MILLIONS OF Americans have engaged in criminal behavior leading up to today’s Super Bowl. You know who you are -- those of you outside Nevada who placed bets on the Indianapolis Colts or Chicago Bears. It’s estimated that about $5 billion will be on the line this afternoon in a nation in which even office pools are technically illegal in some states.
President Bush in October signed the Unlawful Internet Gambling Enforcement Act, a law intended to resolve any ambiguities about the unlawfulness of placing bets online. Although most fans in the free world can place bets with regulated online casinos, U.S. law enforcement has been busy cracking down on the heinous crime, going after enabling credit card companies, detaining those who run legal foreign online sites if they deign to enter the country and subpoenaing major Wall Street investment banks involved in overseas initial public offerings of online casinos. It’s another brazen attempt to extent prudish American mores to other jurisdictions.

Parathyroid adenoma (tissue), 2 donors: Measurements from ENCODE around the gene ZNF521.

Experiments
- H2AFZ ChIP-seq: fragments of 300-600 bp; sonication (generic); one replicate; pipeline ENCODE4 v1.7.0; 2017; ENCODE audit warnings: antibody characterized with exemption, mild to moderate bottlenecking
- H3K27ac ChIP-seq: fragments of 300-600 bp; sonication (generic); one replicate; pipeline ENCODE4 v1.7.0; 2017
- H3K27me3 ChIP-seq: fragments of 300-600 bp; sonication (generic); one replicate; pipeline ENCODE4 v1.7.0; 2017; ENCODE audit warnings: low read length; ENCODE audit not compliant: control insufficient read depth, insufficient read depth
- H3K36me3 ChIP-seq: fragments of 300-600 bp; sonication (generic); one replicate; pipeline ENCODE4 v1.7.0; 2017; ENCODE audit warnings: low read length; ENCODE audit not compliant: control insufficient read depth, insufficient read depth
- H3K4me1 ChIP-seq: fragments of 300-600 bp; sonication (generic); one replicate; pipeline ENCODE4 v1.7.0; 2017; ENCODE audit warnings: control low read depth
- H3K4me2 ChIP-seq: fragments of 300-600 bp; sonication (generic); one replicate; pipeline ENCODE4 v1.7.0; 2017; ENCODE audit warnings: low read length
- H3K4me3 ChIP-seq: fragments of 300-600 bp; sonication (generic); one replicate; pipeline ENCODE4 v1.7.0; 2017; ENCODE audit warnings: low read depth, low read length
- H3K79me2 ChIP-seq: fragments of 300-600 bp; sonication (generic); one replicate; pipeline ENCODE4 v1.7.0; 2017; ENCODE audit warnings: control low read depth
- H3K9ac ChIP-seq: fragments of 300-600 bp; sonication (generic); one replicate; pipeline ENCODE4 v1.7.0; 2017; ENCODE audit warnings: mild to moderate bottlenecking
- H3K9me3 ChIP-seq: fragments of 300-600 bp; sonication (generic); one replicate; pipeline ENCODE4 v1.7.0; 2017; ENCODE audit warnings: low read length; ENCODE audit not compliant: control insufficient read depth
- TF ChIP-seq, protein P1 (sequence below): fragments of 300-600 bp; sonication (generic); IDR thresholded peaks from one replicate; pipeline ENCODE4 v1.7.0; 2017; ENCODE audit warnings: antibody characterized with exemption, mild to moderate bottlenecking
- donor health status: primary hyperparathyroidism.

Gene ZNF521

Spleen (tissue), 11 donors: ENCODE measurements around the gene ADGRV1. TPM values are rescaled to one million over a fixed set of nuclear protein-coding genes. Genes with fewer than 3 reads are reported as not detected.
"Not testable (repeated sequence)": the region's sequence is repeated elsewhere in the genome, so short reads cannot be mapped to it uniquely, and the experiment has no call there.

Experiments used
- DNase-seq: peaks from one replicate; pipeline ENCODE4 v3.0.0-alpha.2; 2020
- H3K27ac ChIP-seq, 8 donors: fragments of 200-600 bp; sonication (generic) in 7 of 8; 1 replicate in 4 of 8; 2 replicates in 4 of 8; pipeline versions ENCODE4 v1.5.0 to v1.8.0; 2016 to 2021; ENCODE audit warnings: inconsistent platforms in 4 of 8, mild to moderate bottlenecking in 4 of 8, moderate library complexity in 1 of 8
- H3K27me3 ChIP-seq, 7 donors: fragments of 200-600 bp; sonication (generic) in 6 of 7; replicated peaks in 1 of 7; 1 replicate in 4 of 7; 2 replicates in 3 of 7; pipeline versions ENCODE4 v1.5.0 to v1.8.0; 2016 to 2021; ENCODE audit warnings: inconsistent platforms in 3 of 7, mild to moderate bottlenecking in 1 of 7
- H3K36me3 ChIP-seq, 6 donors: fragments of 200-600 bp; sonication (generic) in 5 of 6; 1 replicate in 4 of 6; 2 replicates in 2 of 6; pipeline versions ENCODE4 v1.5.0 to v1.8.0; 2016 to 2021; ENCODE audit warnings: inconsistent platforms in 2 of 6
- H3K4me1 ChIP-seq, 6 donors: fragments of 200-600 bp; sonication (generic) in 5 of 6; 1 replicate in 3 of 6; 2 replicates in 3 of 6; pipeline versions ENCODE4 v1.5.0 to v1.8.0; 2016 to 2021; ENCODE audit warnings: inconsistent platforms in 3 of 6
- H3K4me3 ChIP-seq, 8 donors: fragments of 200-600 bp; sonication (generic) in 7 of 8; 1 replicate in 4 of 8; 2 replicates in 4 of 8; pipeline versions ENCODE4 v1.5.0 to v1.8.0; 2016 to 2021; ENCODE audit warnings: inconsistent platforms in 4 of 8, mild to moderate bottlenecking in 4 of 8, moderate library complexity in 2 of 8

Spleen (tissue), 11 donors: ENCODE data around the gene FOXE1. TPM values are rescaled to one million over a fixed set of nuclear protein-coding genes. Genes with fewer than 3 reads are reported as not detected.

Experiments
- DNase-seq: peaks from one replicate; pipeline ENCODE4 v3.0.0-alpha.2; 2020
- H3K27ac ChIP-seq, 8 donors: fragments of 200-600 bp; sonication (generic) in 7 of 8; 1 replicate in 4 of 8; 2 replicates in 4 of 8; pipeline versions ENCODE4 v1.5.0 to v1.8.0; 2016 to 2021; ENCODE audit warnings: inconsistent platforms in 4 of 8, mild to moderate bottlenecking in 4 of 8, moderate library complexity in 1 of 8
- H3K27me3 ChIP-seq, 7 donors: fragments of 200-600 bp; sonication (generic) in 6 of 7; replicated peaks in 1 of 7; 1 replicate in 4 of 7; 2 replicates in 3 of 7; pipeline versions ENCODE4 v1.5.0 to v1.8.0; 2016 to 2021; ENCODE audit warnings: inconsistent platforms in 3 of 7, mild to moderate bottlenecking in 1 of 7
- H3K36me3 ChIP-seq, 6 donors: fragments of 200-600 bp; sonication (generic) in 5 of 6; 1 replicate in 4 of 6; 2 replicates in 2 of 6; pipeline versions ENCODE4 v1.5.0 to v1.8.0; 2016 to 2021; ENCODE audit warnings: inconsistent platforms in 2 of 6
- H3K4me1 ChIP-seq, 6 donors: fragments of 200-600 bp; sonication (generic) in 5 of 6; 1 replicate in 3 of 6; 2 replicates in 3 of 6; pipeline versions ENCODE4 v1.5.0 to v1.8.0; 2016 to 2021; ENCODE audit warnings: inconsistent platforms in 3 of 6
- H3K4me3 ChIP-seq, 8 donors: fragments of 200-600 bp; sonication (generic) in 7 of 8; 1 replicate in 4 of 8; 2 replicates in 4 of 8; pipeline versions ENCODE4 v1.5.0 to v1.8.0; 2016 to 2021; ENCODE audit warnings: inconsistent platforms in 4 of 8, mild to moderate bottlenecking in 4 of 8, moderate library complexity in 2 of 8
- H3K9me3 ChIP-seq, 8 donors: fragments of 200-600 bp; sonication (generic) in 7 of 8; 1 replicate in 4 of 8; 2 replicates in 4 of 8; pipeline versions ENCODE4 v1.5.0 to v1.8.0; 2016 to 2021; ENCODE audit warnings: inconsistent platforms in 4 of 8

One bemused Las Vegas sports handicapper told the Wall Street Journal last week that the ban on Internet gambling should be renamed the “Sopranos Support Bill,” because the main beneficiaries of keeping closely regulated casinos from doing business online are bookies. Instead of protecting consumers and raising tax revenue from this popular entertainment, the government is protecting the turf of unsavory bookies, many of whom have ties to organized crime.
The gambling crackdown is part of a broader trend of a paternalist state protecting citizens from themselves, curtailing their freedoms in the process. We live in a nation still engaged in a war on terror and in a city struggling with escalating gang violence, yet precious law enforcement resources are being spent on prosecuting morality. But, for today, enjoy the game while pretending you don’t know the spread. After all, that could prove incriminating.